After that first year, I decided to run for Section President. I wanted to help continue the great section activities and camaraderie that was being fostered under my Past President and stay involved in the section. I ended up being elected Western Carolinas Section President in September 2019. Being involved at the section level was not the end of my ISA journey, however. During my second year of membership, I was invited to attend the 2019 Spring Leaders Meeting with Jim Garrison. I met many of the Society leaders, division champions, other section leaders, and the incredible ISA staff. It really helped me understand how the Society functioned at a higher level.
This is also when I met Shari Worthington. I got to participate in some breakout sessions with her and ISA members from across the globe. She and I discussed her career and the ways that she volunteers with ISA. Through these conversations, she invited me to join the Digital Transformation Advisory Committee (previously Social Media & Web Advisory Committee). I have enjoyed participating on the committee to share ideas ever since.
After attending the 2019 Spring Leaders Meeting, I was approached by ISA staff about joining a Young Professional (YP) Task Force, which would look into the value proposition of ISA to YP members. I was thrilled by the opportunity to engage with other young professionals from multiple different states and countries talking about our needs from the society. The Task Force has since turned into a full ISA committee on which I currently serve. I’ve been able to help organize YP virtual events like the Fireside Chats with past presidents. I’ve also assisted with writing the proposal for including a YP Chair position on Section boards. It has been truly fun serving on the YP Committee and I look forward to helping other YPs get involved in the society just as I have.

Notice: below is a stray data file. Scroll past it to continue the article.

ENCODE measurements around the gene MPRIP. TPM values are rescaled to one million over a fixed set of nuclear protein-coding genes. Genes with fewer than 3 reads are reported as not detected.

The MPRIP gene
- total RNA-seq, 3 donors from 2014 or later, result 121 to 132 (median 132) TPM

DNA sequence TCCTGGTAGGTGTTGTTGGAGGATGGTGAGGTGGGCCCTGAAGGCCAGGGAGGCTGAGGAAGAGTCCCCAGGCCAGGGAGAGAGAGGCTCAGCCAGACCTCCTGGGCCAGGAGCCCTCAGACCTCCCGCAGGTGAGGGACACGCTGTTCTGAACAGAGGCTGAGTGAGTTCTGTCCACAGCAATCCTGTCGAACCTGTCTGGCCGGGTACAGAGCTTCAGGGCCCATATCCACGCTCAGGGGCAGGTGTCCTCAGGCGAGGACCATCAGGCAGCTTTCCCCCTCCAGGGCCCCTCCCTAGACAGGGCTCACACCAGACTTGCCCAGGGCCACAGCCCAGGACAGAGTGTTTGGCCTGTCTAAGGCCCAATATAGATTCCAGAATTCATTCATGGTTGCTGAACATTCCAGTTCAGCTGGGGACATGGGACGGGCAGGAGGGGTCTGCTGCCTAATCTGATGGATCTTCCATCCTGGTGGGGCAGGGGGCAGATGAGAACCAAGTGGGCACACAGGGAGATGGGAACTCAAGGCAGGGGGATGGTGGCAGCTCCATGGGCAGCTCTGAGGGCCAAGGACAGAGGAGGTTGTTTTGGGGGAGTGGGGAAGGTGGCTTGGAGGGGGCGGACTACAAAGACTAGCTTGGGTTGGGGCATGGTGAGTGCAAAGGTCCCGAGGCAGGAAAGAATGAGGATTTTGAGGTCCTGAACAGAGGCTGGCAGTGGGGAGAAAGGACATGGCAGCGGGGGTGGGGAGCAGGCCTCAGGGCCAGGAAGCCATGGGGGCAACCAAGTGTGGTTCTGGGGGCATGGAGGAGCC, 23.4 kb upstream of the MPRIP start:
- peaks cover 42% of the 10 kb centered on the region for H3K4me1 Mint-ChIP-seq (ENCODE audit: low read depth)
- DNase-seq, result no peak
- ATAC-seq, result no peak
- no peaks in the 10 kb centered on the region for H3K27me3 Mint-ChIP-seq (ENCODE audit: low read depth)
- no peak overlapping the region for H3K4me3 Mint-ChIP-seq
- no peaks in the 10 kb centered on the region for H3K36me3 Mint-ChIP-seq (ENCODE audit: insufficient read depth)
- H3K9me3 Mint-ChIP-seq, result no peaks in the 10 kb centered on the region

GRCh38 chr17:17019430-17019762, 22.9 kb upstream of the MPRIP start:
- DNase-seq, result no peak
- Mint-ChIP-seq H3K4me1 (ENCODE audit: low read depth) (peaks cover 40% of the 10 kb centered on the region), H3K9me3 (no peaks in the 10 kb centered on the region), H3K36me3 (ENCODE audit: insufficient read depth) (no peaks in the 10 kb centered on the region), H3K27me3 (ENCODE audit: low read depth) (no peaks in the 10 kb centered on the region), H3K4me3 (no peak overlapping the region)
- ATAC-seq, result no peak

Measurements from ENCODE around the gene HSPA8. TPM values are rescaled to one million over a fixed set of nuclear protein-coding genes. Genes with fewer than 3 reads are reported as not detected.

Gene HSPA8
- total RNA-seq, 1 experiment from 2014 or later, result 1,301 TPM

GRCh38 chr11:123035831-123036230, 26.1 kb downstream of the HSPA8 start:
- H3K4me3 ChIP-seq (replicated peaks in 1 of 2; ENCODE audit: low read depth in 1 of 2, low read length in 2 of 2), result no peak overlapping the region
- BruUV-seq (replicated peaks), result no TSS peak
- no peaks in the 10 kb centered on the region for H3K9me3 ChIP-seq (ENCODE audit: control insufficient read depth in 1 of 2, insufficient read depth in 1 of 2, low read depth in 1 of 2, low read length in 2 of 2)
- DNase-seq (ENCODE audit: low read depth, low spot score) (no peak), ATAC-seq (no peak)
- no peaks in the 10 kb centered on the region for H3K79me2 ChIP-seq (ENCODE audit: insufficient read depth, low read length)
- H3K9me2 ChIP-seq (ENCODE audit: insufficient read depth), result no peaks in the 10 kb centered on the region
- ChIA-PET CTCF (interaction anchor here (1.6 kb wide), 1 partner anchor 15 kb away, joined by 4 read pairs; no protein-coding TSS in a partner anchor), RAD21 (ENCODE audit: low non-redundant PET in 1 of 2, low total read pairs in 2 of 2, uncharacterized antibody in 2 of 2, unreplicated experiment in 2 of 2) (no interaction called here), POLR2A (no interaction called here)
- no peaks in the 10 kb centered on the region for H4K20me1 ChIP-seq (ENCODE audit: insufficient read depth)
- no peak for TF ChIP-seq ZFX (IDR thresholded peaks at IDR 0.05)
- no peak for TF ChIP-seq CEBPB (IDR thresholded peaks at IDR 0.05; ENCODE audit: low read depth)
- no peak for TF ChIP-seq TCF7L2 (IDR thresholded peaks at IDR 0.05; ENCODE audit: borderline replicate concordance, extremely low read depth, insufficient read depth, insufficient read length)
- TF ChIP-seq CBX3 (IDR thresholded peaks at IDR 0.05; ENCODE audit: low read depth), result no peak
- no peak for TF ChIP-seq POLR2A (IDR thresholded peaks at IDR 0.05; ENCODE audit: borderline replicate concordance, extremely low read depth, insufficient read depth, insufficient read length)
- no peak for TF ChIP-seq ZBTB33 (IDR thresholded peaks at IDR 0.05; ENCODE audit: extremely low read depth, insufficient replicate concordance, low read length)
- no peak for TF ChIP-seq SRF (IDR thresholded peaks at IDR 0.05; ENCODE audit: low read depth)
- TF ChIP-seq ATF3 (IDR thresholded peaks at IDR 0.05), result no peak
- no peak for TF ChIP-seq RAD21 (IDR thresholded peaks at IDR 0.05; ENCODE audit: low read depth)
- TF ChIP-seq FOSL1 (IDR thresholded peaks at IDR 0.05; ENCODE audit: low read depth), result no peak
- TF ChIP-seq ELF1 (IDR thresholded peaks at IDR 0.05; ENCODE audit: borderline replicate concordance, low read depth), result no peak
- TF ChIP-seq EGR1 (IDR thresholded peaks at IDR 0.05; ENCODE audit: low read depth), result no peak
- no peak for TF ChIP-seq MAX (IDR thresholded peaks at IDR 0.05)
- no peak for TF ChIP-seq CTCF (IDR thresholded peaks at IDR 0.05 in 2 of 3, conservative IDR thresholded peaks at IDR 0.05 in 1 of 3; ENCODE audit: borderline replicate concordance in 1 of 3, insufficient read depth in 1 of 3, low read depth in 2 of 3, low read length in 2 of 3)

The final and most recent piece of my progressive involvement in ISA is being an Early Adopter of ISA Connect. ISA Connect has been a bridge for me to see what groups within the society are actually talking to each other, what the heck Divisions even are (it was very nebulous to me when I first joined ISA), and how easy it is to talk with my fellow members abroad. Using ISA Connect has helped me to realize that it’s silly to think any of our members are intimidating. I feel welcomed in the ISA Connect Communities. I’m actually able to contribute to conversations and learn from others conversing in technical discussion threads. I’m stoked ISA Connect is finally launching society-wide. It’s truly connecting us all, living up to its name. It’s another reason I’m glad I joined ISA, and I’m sure it will be one of those reasons for years to come.
So, how can you get involved? It can be as simple as posting in an ISA Connect thread, attending a virtual section meeting in your area, or getting involved in a volunteer position. I’ve done them all in my short two years of membership, and I’ve benefited from it greatly both socially and professionally. I encourage anyone who is interested in learning more just to reach out to a fellow Society member and see what they can do.